Comparing what is spent on share buybacks vs the cost of decarbonising the grid

When doing some research this week, I came across what I think is a pretty eye opening stat.

Tech firms spent twice as much money buying up their own shares in the last 18 months, as it would cost to buy out and shutdown every coal fired coal plant on earth, and replace them with clean energy.

I’ll try to work through the numbers with you in this post.

In a report from the RMI (the Rocky Mountain Institute, an energy think tank)  and Carbon Tracker (a climate finance specialist think tank) there was a really mind blowing figure – they estimate that for $116 billion we could buy and retire every coal plant around the world, and replace them with clean energy.

The full article by Justin Guay is worth a read too. Sure, the cost of money is higher in 2023 and in 2020 because interest rates are higher, but at least it gives us a reference figure to come back to. Let’s compare that to how money is spent inside the tech firms, on something that might ensure nice high salaries for tech execs, but might not be as socially useful as the alternatives – like share buy-backs, which until the mid 1980s weren’t even legal.

How much money was spent on tech firm buy-backs in 2022?

Here’s a quick sample. It’s not all of them, and I did these in a hurry:

$60bn Google“In FY 2022, Google repurchased $59.3B of its shares” – From Seeking Alpha, a finance website.

$10bn for Amazon“Yesterday the company announced that the Board has approved a 20-for-1 split of the e-commerce giant’s common stock and authorized a $10 billion buyback plan” – as above.

$28bn for Microsoft“During fiscal years 2022 and 2021, we repurchased 95 million shares and 101 million shares of our common stock for $28.0 billion and $23.0 billion, respectively, through our share repurchase programs” from Microsoft’s annual report.

$90bn for apple  – “Apple bought back almost $90 billion worth of its shares in fiscal 2022, which ended in September” from Forbes.

So that’s $188bn in 2022 alone, for four companies.

How about 2023?

Here’s how much they allocated to buybacks in a recent quarter in 2023 – about 48 billion USD:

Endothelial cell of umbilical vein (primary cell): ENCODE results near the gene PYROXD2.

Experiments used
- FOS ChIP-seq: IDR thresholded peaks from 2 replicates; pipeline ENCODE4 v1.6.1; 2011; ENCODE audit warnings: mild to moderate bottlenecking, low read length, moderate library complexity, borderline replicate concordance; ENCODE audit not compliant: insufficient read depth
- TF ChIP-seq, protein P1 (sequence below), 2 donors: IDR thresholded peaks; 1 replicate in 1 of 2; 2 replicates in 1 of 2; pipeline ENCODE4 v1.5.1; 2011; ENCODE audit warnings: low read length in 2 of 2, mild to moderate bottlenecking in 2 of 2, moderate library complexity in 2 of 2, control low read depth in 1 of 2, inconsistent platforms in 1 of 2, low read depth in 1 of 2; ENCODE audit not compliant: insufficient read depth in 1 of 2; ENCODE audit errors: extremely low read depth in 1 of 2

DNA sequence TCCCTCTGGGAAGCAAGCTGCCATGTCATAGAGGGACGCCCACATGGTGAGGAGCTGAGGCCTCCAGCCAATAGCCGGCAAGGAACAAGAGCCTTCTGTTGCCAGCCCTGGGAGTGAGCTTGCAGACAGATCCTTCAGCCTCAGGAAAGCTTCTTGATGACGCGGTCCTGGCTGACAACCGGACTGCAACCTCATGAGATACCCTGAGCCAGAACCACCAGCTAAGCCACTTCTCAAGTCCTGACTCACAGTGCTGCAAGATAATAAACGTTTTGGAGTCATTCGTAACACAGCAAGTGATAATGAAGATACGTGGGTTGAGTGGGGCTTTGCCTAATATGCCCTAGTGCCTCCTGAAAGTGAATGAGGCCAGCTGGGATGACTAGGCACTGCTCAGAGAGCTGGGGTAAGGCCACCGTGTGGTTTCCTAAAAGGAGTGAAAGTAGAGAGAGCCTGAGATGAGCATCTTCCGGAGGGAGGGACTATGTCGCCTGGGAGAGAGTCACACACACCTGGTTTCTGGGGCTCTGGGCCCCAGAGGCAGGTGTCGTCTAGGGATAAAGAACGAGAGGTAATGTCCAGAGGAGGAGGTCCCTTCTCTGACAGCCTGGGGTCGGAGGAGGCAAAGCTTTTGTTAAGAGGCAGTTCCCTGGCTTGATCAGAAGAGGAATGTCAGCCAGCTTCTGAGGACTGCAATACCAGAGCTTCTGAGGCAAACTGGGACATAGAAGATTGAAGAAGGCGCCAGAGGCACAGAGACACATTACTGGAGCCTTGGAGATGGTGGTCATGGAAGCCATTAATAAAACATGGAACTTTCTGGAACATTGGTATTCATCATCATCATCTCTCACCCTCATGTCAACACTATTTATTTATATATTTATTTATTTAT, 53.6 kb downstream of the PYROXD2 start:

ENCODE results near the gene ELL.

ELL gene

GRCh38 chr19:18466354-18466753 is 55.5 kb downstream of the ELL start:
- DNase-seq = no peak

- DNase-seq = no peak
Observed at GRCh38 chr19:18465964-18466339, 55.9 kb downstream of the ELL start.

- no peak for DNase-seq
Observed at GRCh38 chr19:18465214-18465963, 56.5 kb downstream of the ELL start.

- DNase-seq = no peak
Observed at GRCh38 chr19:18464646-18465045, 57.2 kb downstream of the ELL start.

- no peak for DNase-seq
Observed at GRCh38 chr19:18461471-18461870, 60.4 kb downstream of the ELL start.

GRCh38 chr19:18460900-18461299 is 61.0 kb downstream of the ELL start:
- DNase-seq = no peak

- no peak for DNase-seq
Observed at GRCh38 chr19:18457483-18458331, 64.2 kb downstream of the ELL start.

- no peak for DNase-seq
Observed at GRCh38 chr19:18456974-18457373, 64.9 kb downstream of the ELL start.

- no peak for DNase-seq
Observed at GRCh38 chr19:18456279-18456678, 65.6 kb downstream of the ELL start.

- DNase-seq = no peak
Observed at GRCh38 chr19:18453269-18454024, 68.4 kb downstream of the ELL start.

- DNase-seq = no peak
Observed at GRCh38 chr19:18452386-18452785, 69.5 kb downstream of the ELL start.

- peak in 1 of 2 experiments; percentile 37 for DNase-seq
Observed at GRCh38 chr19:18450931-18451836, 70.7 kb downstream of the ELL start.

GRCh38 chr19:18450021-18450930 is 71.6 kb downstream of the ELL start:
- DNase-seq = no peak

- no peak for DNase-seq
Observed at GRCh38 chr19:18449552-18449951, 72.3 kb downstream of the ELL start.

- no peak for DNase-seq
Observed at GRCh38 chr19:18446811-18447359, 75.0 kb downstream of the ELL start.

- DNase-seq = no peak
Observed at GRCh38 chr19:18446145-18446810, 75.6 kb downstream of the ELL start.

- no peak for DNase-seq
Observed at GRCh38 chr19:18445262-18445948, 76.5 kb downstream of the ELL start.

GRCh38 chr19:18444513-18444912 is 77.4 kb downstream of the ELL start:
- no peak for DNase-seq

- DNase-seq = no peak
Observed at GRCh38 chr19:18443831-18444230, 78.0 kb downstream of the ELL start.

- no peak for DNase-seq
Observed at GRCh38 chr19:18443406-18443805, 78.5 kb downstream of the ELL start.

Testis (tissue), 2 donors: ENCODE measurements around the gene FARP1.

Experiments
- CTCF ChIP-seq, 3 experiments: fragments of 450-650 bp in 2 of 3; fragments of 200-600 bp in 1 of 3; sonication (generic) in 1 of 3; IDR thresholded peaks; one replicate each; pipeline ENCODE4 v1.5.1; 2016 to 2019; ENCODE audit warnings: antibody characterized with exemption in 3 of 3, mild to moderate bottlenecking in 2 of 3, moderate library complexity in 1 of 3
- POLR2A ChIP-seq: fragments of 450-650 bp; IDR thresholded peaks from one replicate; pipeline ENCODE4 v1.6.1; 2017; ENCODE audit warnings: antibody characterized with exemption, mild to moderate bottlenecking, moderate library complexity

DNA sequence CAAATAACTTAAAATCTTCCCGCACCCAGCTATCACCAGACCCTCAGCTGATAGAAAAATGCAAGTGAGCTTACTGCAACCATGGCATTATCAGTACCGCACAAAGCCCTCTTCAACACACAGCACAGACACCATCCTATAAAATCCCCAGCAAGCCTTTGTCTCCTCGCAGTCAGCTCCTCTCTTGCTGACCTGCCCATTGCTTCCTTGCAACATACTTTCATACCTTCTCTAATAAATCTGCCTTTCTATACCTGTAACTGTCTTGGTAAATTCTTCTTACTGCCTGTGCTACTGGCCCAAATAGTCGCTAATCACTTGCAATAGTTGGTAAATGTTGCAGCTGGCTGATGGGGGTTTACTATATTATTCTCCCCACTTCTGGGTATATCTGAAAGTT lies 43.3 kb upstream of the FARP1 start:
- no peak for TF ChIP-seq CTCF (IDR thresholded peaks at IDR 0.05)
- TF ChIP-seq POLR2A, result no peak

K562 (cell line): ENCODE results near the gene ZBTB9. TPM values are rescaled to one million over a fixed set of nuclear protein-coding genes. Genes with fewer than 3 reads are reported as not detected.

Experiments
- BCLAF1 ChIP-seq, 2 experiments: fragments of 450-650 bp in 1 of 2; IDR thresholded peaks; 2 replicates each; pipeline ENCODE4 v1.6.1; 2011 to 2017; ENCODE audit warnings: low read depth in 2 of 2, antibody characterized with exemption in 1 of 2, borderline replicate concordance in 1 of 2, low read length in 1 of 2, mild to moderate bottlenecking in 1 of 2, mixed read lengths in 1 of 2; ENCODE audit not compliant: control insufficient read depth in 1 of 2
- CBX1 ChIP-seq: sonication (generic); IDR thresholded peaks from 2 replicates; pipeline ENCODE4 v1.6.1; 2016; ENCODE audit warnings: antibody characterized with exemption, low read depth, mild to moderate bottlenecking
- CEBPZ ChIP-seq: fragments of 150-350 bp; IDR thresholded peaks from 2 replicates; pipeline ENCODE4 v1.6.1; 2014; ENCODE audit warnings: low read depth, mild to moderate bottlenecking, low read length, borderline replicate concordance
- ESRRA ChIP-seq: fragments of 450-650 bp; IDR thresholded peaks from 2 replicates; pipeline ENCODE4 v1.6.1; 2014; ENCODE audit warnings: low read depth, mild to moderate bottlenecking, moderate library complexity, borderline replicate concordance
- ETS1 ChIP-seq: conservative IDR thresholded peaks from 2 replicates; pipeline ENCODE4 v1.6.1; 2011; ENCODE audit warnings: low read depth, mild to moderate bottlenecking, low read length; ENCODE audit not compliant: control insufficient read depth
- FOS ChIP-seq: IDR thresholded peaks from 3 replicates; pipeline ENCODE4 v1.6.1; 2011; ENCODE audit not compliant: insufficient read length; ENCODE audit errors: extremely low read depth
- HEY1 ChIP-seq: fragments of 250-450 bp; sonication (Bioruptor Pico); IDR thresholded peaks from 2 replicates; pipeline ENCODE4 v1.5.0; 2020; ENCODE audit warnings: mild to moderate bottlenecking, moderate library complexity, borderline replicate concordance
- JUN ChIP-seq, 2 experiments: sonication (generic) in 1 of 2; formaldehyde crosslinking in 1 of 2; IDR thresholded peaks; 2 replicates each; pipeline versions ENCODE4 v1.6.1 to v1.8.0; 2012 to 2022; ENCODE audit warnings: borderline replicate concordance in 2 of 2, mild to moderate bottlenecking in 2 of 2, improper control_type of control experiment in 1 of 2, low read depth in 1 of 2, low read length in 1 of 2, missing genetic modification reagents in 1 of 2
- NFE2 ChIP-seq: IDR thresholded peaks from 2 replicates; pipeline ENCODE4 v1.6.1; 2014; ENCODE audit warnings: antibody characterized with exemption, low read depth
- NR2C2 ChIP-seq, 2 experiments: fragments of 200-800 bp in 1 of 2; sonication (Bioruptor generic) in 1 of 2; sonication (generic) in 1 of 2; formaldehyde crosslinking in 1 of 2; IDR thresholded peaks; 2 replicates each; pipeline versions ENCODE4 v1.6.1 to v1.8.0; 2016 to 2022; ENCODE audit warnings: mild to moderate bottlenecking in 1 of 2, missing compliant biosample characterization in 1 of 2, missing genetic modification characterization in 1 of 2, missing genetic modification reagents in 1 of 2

• Apple spent $19.6 billion on buybacks in its fiscal 2023 third quarter (ended April 1), equivalent to about 0.7% of its outstanding shares. Apple’s board of directors also authorized a brand-new $90 billion buyback program.
  • Microsoft spent $4.9 billion on buybacks in its fiscal 2023 third quarter (ended March 31), which was equivalent to about 0.2% of its outstanding shares. The company refreshes its buyback program every three years; it last authorized $60 billion in fiscal 2022, so this current program will end in fiscal 2025.
  • Meta Platforms spent $9.2 billion on buybacks in the first quarter of 2023 (ended March 31), equivalent to about 1.7% of its outstanding shares. It has $41.3 billion remaining under its existing program.
  • Alphabet spent $14.5 billion on buybacks in the first quarter of 2023 (ended March 31), equivalent to about 1.1% of its outstanding shares. The company also authorized a brand-new program worth $70 billion.

This is from the motley fool, a finance website.

So around $49bn in 2023 so far for the first quarter.

Totaling this up in July 2023

I this puts us at around $237bn – this is about twice that “money needed to buy up all the coal plants and replace with green energy” figure in that RMI report, just from 18 months of business. This is only money spent on share buybacks, not their total revenue.

There are obvously caveats, and while it’s not exclusively the job of tech firms to clean up the grid, but it’s food for thought about corporate priorities when they talk about sustainable computing and green I.T.